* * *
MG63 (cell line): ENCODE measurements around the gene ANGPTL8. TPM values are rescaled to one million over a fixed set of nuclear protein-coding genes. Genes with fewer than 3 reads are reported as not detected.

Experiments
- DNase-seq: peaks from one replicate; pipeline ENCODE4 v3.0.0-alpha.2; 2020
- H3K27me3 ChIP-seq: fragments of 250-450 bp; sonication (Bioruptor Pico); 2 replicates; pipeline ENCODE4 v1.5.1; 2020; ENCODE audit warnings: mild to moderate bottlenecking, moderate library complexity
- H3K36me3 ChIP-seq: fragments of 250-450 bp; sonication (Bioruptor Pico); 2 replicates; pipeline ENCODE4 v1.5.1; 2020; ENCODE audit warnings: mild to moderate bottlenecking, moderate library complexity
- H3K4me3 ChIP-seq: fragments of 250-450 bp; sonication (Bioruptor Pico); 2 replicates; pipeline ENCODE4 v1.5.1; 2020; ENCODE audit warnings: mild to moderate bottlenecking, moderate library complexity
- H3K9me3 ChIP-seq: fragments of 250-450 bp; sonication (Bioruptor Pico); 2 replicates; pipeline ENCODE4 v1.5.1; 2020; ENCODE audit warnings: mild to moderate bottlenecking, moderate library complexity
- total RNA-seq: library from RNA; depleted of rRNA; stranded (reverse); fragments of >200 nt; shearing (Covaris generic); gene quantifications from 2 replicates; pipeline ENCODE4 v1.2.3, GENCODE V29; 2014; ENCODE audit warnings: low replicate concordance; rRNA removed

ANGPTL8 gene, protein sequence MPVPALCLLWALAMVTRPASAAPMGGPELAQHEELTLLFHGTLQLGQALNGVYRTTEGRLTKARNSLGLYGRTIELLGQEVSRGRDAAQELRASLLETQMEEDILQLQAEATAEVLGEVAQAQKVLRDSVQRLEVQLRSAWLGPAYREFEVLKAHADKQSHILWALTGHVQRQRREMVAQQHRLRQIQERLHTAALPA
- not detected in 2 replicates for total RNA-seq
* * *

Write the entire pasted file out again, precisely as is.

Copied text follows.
MG63 (cell line): ENCODE measurements around the gene ANGPTL8. TPM values are rescaled to one million over a fixed set of nuclear protein-coding genes. Genes with fewer than 3 reads are reported as not detected.

Experiments
- DNase-seq: peaks from one replicate; pipeline ENCODE4 v3.0.0-alpha.2; 2020
- H3K27me3 ChIP-seq: fragments of 250-450 bp; sonication (Bioruptor Pico); 2 replicates; pipeline ENCODE4 v1.5.1; 2020; ENCODE audit warnings: mild to moderate bottlenecking, moderate library complexity
- H3K36me3 ChIP-seq: fragments of 250-450 bp; sonication (Bioruptor Pico); 2 replicates; pipeline ENCODE4 v1.5.1; 2020; ENCODE audit warnings: mild to moderate bottlenecking, moderate library complexity
- H3K4me3 ChIP-seq: fragments of 250-450 bp; sonication (Bioruptor Pico); 2 replicates; pipeline ENCODE4 v1.5.1; 2020; ENCODE audit warnings: mild to moderate bottlenecking, moderate library complexity
- H3K9me3 ChIP-seq: fragments of 250-450 bp; sonication (Bioruptor Pico); 2 replicates; pipeline ENCODE4 v1.5.1; 2020; ENCODE audit warnings: mild to moderate bottlenecking, moderate library complexity
- total RNA-seq: library from RNA; depleted of rRNA; stranded (reverse); fragments of >200 nt; shearing (Covaris generic); gene quantifications from 2 replicates; pipeline ENCODE4 v1.2.3, GENCODE V29; 2014; ENCODE audit warnings: low replicate concordance; rRNA removed

ANGPTL8 gene, protein sequence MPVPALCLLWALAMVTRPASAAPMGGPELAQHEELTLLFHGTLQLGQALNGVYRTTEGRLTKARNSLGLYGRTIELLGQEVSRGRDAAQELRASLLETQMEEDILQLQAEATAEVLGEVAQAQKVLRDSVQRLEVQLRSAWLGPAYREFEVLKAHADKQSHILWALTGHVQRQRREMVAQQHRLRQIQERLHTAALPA
- not detected in 2 replicates for total RNA-seq